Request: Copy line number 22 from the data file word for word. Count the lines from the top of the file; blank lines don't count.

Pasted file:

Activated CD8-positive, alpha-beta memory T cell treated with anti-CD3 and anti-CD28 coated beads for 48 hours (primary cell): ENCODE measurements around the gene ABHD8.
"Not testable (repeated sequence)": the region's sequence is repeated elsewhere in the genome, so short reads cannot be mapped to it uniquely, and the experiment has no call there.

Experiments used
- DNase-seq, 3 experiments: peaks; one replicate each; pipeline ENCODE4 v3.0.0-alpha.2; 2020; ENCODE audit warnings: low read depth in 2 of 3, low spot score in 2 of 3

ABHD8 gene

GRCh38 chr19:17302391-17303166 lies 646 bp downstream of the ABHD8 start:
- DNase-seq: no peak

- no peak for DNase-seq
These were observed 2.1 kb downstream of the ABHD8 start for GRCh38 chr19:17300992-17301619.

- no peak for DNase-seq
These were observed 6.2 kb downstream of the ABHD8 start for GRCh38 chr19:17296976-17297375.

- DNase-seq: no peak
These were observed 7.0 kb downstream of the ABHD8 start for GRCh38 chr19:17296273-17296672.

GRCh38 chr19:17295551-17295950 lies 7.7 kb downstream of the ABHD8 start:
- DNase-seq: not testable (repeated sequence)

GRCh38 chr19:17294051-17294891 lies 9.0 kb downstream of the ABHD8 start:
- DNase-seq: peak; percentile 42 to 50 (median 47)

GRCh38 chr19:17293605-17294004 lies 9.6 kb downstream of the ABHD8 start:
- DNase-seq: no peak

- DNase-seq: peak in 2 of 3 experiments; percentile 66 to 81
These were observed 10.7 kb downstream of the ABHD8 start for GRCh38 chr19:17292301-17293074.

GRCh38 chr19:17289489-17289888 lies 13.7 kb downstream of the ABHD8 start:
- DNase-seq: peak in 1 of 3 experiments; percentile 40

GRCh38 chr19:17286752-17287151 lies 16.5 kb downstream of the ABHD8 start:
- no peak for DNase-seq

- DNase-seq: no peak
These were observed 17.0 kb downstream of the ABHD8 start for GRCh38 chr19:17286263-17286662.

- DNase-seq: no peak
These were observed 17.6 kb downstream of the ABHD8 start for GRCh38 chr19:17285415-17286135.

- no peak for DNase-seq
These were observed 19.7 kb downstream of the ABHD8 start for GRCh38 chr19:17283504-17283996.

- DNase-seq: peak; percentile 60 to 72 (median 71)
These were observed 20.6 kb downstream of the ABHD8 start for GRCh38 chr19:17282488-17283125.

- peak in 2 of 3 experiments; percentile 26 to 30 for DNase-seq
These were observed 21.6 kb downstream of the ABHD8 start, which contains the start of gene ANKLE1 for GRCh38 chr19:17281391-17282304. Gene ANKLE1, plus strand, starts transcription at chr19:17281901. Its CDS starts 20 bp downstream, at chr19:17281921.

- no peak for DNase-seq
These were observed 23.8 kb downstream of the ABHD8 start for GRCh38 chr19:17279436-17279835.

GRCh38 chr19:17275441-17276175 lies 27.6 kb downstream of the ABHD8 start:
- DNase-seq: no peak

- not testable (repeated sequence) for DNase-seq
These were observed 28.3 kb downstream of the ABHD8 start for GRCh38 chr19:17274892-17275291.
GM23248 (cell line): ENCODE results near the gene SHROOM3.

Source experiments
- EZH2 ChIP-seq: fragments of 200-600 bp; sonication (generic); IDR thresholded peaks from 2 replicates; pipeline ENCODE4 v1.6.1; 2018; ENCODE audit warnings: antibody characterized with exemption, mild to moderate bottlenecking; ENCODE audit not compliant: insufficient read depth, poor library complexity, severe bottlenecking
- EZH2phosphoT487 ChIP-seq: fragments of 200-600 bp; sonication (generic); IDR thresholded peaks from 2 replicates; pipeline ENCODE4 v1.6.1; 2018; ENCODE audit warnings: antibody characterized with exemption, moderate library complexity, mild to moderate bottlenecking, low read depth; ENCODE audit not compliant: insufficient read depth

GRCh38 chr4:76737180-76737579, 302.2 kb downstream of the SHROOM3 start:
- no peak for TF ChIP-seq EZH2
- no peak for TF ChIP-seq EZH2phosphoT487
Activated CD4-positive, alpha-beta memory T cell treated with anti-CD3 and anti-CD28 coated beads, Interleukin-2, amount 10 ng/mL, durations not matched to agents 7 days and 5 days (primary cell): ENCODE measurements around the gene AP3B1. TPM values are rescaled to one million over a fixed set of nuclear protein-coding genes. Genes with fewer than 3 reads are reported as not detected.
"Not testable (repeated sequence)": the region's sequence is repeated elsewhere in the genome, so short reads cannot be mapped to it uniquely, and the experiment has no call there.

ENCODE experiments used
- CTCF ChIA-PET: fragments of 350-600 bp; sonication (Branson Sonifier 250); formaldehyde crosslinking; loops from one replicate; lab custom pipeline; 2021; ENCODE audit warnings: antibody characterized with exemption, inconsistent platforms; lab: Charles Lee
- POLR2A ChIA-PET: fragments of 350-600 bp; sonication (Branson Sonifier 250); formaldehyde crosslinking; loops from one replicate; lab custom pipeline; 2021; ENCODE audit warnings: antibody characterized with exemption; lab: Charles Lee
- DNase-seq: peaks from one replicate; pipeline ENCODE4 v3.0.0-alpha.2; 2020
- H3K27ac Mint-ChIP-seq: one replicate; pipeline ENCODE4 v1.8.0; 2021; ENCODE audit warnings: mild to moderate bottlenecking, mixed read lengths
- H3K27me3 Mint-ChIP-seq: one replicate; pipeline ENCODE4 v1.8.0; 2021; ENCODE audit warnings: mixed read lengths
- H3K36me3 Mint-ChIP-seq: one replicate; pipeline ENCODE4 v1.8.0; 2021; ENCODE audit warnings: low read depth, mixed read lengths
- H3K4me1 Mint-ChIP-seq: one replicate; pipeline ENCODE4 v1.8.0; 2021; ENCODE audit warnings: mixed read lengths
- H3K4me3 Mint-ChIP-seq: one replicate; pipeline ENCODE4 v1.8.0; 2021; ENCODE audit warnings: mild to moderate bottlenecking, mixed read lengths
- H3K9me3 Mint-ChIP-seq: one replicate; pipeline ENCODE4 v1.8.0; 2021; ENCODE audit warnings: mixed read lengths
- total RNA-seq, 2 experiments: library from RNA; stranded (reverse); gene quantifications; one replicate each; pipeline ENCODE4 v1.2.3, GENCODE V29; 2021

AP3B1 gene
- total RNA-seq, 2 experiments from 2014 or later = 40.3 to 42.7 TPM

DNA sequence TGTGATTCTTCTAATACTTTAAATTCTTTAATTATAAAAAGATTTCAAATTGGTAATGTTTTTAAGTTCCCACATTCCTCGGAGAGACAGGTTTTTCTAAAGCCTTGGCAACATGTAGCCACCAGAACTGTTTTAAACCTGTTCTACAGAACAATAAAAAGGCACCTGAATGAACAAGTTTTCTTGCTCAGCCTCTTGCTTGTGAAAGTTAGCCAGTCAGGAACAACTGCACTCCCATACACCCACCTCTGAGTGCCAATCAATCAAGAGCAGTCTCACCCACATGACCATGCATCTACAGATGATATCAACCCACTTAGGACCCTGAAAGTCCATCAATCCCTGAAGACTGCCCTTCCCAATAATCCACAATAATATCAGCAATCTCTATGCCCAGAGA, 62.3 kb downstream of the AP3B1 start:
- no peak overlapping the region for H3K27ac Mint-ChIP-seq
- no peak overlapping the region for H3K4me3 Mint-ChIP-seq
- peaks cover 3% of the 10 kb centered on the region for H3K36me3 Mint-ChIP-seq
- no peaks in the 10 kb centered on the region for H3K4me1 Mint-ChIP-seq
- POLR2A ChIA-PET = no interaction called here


GRCh38 chr19:17289489-17289888 lies 13.7 kb downstream of the ABHD8 start: